According to an AP news report dated July 16, 2011 (by Jay Reeves, Birmingham, Ala.) churches in Alabama are taking the lead in opposing the state’s new immigration law.
Some here have argued that nobody should or would interpret this law or others like it (e.g., in Oklahoma) as prohibiting giving a ride to a weary illegal immigrant on foot. Here is what Alabama Baptist Convention president pastor Mike Shaw says in the article: “I am concerned about the language concerning giving a ride in an automobile to an illegal immigrant or allowing children of illegal immigrant parents to ride on a church bus to Sunday School, vacation Bible school, or church camp. … Should we ignore people who are injured or have broken down on the side of a busy interstate highway and have small children in sweltering heat with no family or friends to help them?”
My point exactly.
Now before some of you fine lawyers jump in to argue that the actual wording of the laws do not go that far, all I am saying is that this is how some DO interpret the laws already!
My point is…whatever the intentions of the lawmakers who wrote and voted for these laws, they do not go far enough in explicitly allowing humanitarian aid to illegal immigrants such as pastor Shaw mentions. Therefore, the laws will inevitably CAST A CHILL over humanitarian aid. People, however confused, will hesitate to give simple Christian or just humanitarian aid to illegal immigrants in their midst.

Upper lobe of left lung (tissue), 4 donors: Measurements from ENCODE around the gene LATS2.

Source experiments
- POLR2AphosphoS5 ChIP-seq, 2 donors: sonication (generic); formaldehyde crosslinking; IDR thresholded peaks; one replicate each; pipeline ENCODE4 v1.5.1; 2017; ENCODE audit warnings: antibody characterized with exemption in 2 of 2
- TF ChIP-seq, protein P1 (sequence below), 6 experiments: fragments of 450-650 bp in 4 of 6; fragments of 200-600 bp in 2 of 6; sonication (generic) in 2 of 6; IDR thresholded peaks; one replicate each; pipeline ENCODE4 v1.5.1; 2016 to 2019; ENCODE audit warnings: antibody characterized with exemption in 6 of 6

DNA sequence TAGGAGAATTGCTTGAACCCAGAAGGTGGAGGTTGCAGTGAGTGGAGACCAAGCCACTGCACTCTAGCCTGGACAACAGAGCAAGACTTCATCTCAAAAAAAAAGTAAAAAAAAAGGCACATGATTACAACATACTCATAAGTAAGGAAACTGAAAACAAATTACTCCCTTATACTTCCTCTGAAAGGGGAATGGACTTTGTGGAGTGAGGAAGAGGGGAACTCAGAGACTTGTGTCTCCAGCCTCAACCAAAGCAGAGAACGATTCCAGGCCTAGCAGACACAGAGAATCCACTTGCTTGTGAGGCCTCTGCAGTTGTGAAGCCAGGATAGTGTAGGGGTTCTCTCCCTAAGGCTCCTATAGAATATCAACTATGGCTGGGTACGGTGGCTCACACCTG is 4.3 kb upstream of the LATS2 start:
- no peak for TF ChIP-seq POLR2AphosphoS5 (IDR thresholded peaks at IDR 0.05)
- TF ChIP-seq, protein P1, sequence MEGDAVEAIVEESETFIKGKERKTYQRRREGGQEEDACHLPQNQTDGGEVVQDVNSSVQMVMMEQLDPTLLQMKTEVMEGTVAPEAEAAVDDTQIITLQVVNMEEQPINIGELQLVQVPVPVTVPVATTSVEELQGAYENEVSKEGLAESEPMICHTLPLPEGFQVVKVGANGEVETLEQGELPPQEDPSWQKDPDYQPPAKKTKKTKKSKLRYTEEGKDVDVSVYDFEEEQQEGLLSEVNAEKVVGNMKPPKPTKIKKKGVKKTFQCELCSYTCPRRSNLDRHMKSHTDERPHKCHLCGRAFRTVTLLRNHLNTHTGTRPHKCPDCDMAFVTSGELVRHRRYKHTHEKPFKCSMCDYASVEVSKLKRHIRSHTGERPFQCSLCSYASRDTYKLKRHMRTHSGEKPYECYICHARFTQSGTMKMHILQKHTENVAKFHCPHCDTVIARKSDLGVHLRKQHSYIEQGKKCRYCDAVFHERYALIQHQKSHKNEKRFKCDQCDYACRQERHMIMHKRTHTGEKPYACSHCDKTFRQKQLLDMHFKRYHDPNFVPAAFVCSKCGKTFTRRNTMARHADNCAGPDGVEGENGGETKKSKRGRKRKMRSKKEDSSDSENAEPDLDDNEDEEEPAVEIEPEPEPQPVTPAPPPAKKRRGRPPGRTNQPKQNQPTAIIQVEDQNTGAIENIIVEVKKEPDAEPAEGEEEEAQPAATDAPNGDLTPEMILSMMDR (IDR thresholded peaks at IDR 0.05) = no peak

The article talks about congregations of many different denominations coming together to protest the law in Alabama. It mentions and quotes one Chriss H. Doss, an attorney and Southern Baptist pastor who is concerned about the law in Alabama.
The Birmingham City Council passed a resolution calling for repeal of the law.
According to the article “Leaders of the United Methodist Church, the Episcopal Church, the Lutheran Church and the Roman Catholic Church all have criticized the law as running counter to biblical teachings about caring for neighbors, helping visitors and showing hospitality to strangers.” The article makes clear that criticism of the law is not limited to one part of the theological spectrum, conservatives as well as liberals are speaking out against it and signing petitions for its repeal.
To me this is a good and hopeful sign. These laws are anti-Christian in their effect if not in their intent. I don’t know how the legislators that wrote them and voted for them can sleep at night knowing, as they must, that the laws will inevitably cause people to hesitate to render crucial aid to helpless and hurting women and children who are not in the U.S. by choice but by necessity.
The article is right to compare this to the 1950s and 1960s civil rights movement and that comparison comes from officials of the Birmingham Civil Rights Institute. All right thinking Christians (and right thinking human beings!) ought to raise their voices and speak truth to power that these laws are wrong. They must be amended to permit individuals and organizations to offer humanitarian aid to illegal immigrants including rides, temporary shelter, food and clothing.